Raelynn at age 2 1/2 on the flight to Shanghai. This photo was taken after she chilled out from throwing an epic tantrum and agreed to read with me. Hooray!
For a year, we’d been planning a trip down to Shanghai to visit with my family. We’d planned it last year when they’d come to visit us here in Qingdao for our vow renewal ceremony. It made saying goodbye a little easier, knowing that we had a date set to see each other again. This time though, my parents wanted us to meet them in Shanghai. I love Shanghai. It’s an amazing city, though I still love Seoul like no other place on earth. Still, there are worse places to be. Far worse. And one of the best is indeed Shanghai.
The first time we went, it was before Raelynn had been born. I was about 6 months pregnant and Jeremy and I went there for a mini-honeymoon. We returned once more after Raelynn was born to get her US citizenship at the consulate there. Despite being an infant, she was very good on the plane. We also took a trip up to Beijing when Raelynn was a bit bigger but she still wasn’t walking yet. And again, she was good on the plane rides.
Shanghai and Beijing are both about an hour flight from Qingdao. Still, for this trip, I prepared and armed myself heavily with things to keep Raelynn occupied. When she was smaller, she slept and breastfed. Now she’s 2 ½. It takes more to entertain her. I also spent weeks preparing her for the trip. I told her about airplanes, staying in a hotel, how we were going to see Papa, Mimi and Uncle Phillip and all kinds of things. We packed her a bag of her own filled with toys, cards and books. We also packed our iPad. And don’t get me started on the snacks – my bag was loaded with goodies of all kinds. Yet, despite all this artillery in my arsenal, we still failed miserably.
For one, Raelynn completely flipped out when I buckled her seatbelt. Put her in the seat and she was fine. Fasten her seatbelt? You’d think I’d just ripped her arm off and clubbed her in the head with it. Fortunately, people in China are far kinder about screaming children than my fellow Americans. We apologized profusely to those around us and were only met with offers of assistance and smiles. Somehow, I finally talked Raelynn into reading a book with me (pictured above). When she calmed down further, we gave her a snack. Jeremy and I smiled at each other. We’d won the battle!
Or so she led us to believe.
Soon after, she pitched a fit about sitting in her own seat. She wanted to sit on me. The flight crew thankfully had no problems with this so I distracted her by showing her the things we could see out the window. By the time we’d landed, we both felt like that one hour was 10 hours.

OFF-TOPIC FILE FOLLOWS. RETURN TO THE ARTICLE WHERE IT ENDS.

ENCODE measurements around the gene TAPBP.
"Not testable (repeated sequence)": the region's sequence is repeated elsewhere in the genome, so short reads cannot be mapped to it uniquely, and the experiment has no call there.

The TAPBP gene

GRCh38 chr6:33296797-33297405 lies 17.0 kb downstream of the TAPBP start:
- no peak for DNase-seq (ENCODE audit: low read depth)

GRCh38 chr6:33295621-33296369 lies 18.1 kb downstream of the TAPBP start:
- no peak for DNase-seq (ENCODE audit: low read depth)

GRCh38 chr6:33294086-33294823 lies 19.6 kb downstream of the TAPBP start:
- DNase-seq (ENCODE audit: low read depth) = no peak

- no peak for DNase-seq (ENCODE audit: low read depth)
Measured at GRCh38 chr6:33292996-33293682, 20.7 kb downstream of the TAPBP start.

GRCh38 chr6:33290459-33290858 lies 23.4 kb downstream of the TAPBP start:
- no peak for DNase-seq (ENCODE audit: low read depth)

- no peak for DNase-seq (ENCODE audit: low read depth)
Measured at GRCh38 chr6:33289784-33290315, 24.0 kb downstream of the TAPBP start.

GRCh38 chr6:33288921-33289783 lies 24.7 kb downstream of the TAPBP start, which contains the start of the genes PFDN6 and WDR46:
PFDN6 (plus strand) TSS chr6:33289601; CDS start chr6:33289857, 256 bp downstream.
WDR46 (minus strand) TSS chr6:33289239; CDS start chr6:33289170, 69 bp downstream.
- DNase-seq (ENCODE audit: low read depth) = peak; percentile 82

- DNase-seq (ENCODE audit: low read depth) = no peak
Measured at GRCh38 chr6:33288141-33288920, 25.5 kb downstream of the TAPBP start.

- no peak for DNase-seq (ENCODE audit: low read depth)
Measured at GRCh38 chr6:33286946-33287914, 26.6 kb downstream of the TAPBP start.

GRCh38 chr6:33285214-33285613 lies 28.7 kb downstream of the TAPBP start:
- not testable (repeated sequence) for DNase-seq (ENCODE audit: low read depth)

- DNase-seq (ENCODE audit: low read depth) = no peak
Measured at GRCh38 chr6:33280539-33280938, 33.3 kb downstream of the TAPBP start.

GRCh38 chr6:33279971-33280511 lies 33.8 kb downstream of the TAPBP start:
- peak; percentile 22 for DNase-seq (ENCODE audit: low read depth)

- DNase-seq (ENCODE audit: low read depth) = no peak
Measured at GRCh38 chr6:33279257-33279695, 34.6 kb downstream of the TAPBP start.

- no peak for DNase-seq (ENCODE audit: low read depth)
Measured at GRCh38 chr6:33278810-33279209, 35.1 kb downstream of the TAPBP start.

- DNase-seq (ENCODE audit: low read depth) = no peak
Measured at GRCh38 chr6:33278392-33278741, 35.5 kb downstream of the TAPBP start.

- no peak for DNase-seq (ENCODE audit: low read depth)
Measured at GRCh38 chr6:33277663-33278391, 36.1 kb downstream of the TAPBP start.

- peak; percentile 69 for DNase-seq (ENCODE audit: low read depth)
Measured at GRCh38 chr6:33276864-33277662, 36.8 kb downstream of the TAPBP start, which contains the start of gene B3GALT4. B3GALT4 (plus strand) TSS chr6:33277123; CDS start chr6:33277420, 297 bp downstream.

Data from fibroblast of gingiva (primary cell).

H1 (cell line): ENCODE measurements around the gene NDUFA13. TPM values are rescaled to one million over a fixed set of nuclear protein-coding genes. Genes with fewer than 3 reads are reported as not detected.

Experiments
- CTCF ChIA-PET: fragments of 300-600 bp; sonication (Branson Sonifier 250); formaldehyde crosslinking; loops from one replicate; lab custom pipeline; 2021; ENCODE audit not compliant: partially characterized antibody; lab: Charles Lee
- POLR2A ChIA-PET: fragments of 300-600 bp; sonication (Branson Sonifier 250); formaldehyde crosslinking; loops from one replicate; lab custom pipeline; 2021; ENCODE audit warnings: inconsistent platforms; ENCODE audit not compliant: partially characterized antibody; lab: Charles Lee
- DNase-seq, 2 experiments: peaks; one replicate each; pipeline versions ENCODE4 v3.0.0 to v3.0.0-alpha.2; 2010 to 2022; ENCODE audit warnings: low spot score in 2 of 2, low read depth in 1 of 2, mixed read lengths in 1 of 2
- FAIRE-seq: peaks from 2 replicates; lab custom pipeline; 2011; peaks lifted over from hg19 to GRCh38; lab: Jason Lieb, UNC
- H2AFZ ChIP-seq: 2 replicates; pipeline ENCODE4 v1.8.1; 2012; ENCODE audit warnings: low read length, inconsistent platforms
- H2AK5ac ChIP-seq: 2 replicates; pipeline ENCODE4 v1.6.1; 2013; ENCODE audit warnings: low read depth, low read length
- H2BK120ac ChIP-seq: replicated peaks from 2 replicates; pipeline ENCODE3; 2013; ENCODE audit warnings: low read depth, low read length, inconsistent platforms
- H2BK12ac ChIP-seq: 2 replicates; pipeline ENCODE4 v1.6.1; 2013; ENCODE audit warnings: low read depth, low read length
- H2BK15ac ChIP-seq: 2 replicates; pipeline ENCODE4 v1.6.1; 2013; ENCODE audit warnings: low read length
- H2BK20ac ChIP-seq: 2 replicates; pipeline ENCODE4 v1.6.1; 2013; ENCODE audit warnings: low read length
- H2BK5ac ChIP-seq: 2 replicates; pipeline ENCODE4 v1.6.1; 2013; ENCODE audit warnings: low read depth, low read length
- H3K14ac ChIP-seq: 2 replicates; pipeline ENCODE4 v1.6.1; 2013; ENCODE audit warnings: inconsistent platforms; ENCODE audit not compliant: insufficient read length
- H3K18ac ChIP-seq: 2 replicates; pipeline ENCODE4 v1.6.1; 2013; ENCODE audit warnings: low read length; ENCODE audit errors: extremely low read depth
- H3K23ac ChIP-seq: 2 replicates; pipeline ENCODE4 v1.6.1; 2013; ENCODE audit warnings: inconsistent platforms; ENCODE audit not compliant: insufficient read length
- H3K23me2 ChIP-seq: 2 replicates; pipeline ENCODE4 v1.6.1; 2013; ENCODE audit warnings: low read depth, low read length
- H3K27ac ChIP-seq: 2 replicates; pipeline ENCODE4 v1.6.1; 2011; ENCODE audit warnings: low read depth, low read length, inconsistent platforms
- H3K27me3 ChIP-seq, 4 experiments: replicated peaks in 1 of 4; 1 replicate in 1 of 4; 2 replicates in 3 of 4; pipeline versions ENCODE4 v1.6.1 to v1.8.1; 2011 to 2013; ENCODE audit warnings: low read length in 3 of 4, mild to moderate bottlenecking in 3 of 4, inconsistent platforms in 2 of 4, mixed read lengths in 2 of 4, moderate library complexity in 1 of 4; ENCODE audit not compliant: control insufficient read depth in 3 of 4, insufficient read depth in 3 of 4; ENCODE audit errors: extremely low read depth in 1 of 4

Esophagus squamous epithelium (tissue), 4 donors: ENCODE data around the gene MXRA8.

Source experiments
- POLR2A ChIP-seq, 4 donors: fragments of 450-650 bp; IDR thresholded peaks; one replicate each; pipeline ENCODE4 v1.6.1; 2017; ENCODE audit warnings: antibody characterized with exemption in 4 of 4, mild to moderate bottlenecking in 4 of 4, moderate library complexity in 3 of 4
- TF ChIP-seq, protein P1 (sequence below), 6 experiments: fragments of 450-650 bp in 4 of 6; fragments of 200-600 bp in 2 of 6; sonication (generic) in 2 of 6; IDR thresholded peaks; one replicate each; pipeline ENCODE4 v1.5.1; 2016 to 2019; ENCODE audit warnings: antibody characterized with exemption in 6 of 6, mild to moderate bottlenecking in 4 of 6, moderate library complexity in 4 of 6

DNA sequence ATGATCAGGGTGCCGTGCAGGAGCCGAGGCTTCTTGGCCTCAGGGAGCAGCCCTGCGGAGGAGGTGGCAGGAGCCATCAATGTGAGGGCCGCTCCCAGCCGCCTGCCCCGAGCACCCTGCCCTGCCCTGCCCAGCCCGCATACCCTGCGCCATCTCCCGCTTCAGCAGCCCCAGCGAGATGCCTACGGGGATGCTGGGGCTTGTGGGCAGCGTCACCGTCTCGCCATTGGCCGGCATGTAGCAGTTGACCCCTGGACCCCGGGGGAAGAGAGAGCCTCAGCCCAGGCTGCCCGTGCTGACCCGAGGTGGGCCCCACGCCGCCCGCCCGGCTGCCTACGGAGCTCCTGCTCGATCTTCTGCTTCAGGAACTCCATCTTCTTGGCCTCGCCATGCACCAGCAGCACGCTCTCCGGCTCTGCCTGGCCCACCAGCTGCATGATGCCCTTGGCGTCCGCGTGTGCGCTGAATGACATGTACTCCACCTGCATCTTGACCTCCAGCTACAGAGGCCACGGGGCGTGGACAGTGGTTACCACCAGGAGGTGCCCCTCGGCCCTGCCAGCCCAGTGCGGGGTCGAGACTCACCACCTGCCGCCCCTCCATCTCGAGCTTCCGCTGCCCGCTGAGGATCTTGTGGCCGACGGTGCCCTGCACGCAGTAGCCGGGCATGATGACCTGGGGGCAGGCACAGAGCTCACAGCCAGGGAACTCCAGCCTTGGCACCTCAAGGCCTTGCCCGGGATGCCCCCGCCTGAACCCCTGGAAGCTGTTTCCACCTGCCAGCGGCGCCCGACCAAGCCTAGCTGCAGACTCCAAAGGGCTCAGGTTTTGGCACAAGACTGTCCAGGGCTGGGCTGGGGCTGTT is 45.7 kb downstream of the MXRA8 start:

The return flight to Qingdao was not much better. We had even more things to busy her with but problems arose when she wouldn’t sit in her seat. I held her and off into sleepyland she went. I could actually read! So part of this hour flight was actually lovely. And peaceful. Until she woke up. She wanted water. Easy enough. One of the flight attendants brought us some. Only he poured it right into her Hello Kitty cup. But nooooooooooooooooooooooo! She wanted it from the plastic cup which was now long gone as he retreated to buckle up for landing. She screamed, kicked, cried and totally freaked over a cup. Oh man. It was deeply embarrassing but we teamed up and tried our best to calm her down and distract her. And again, we were met with much sympathy from the surrounding passengers. A Chinese businessman in front of us, in perfect English, told us he has 2 children and that flying with them is very stressful at times. Another foreigner a few rows up told us it happens to him all the time when he travels abroad with his wife and 2 kids. Their encouragement helped us feel better about the deafening shrieks she unleashed upon us all.
At least we don’t have to fly every day. But we’re already worried about how we’ll endure any of the flights we’ll take in our near future. We’d like to go to the states soon and we wonder if we can’t keep her calm for one actual hour how we’ll actually make it through 16 hours of tantrums. We can only hope the other passengers we encounter then will be as gracious as the ones we met on this trip. And for those of you with flights coming up, when you see a family with a small child, please have a heart. No parent wants for their kid to throw tantrums anywhere, especially not on an airplane. We all have places to go and we’re sorry we can’t just get off the plane and leave you in peace. I hope you’ll all bear that in mind if we’re on your next flight.